'''In-World Information'''

The universe is vast, infinite, dotted with stars, planets and galaxies. Most of it is entirely unaccessible to any human-like intelligence; there may be other civilisations, other lives, out there, but we'll never know. What we do know about, however, is the Sphere.

The Sphere is perfectly round, perfectly smooth, perfectly immaterial, and perfectly terrible. It is a home, and a prison. It consists of nothing but a region of space where the laws of the universe have been bent and twisted. Mountains have risen on its surface, and water has formed a thin sheet over it; all human struggles play out near its threshold, on the surface of the fledgling world that encircles it.

All matter outside the Sphere is drawn towards its centre by an overwhelming force. All true matter inside is drawn towards the nearest edge. Were you to stand in its centre, at the eye of the heavenly storm, it would be equal in all directions, and you would be stuck in place or torn apart.

In other places in the universe, rounded worlds form by the strange and unknown force of gravity. In the vicinity of the sphere, gravity is like an insect in a stampede; it is drowned out, and the Sphere's own threshold force replaces it. Thus, our world did not form as a sphere, but rather as a shell around the Sphere, a number of flat continents that slowly spin in concert, dancing on the sphere's surface. Water spreads out through the threshold, thicker near the continents, but still just a sheet, making the Interiour hazy and murky. The Sphere itself moves, and its small blue sun moves with it, orbiting a common point in between. Thus, the day-night cycle; and thus the year.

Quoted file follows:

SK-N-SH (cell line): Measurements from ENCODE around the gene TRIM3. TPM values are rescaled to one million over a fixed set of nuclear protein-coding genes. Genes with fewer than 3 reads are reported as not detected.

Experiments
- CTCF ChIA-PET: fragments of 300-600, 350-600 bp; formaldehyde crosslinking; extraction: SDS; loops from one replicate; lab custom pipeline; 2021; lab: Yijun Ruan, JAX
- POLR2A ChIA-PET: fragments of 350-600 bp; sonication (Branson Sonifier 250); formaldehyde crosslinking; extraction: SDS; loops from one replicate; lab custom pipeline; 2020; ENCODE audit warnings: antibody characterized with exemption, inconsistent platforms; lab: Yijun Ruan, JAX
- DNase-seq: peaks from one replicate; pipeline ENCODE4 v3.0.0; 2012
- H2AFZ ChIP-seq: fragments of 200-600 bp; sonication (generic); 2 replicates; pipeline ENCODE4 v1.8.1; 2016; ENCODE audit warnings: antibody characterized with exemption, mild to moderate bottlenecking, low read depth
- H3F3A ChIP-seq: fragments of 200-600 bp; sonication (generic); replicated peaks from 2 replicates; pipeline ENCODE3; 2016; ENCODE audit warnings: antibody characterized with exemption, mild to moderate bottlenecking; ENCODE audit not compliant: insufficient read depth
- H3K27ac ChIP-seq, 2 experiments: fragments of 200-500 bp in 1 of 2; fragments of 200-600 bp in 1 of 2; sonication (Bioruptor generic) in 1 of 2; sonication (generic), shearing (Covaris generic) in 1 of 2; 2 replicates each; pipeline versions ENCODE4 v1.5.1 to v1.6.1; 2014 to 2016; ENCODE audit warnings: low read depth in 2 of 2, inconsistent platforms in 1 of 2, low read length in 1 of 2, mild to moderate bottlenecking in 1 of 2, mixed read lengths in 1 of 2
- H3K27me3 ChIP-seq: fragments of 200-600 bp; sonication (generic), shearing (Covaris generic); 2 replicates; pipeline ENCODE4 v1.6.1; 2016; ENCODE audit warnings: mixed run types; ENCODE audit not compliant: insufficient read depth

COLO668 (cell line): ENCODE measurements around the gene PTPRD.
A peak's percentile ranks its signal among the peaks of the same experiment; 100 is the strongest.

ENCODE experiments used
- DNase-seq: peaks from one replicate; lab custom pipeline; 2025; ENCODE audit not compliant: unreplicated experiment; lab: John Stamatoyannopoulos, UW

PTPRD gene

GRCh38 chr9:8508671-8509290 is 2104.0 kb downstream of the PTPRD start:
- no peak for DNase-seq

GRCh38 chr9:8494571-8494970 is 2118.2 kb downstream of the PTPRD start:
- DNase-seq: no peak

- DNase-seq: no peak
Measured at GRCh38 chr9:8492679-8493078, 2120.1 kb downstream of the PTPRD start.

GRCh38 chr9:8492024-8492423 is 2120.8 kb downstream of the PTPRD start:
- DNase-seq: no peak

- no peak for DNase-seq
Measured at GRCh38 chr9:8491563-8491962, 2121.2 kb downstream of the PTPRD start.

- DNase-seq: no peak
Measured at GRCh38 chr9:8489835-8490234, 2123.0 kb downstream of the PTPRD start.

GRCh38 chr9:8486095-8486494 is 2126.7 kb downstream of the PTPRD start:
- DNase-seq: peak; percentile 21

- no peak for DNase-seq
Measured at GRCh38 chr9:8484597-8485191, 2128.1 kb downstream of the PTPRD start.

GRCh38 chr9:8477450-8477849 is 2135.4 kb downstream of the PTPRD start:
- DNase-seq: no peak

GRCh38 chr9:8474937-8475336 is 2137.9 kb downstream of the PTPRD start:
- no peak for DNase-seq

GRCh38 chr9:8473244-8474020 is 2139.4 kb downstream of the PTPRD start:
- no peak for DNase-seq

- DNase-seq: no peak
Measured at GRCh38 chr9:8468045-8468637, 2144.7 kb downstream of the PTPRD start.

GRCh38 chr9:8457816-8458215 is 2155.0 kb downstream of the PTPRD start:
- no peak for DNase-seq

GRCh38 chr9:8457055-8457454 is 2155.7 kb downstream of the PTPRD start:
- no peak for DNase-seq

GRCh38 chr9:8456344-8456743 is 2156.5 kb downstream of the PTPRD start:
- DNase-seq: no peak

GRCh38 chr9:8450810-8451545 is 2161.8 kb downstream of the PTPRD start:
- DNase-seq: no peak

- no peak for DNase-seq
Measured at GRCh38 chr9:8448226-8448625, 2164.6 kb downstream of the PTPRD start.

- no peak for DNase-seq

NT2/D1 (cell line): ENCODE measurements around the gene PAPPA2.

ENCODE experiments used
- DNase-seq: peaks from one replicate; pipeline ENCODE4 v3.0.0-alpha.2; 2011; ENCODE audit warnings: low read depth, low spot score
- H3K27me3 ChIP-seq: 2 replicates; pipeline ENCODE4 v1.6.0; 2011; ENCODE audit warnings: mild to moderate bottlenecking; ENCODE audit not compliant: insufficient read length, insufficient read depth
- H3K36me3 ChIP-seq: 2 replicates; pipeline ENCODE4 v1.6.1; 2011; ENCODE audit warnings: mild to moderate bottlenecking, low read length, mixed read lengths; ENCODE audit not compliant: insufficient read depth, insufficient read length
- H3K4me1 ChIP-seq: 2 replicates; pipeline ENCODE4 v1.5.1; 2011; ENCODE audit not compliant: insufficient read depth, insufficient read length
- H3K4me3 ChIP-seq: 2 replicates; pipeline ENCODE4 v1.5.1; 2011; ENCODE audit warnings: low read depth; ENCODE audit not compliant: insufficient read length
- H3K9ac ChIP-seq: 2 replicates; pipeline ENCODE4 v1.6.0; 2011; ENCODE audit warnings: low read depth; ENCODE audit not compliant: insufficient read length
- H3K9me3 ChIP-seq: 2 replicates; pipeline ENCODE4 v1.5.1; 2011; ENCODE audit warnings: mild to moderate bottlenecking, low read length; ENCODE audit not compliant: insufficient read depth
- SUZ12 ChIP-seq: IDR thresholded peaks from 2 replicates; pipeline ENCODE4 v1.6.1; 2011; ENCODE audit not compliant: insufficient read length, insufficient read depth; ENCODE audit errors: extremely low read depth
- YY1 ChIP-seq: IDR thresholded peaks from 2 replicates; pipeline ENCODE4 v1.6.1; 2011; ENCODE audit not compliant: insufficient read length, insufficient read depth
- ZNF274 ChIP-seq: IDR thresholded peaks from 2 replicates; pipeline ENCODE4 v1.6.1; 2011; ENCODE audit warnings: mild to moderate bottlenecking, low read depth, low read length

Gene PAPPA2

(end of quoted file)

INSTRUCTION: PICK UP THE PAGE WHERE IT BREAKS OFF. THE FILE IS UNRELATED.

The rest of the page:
'''Author's Notes'''

Note that the above is written from the perspective of a relatively later scholar; earlier civilisations would have their own conceptions about the world, and possibly their own creation myths.

The Sphere is around seven thousand kilometres in diametre, making it slightly larger than Earth. It can move around, and it is susceptible to gravity as anything, over large distances. It forms a binary system with its small, hot blue star, with the system's centre about four-fifths of the way from the Sphere to the star.

The Sphere, as it has no features whatsoever and causes no friction with its movement, cannot spin, in that if it did, nobody would know and nothing would change. Thus, the continents spin on its surface. This creates both continental drift (They're not all at the same speed, but the differences are very minimal) and a day/night cycle.

The day is equivalent to 24 hours, although some cultures may use different measurements. The year has 365 days, although different cultures may have different calendars.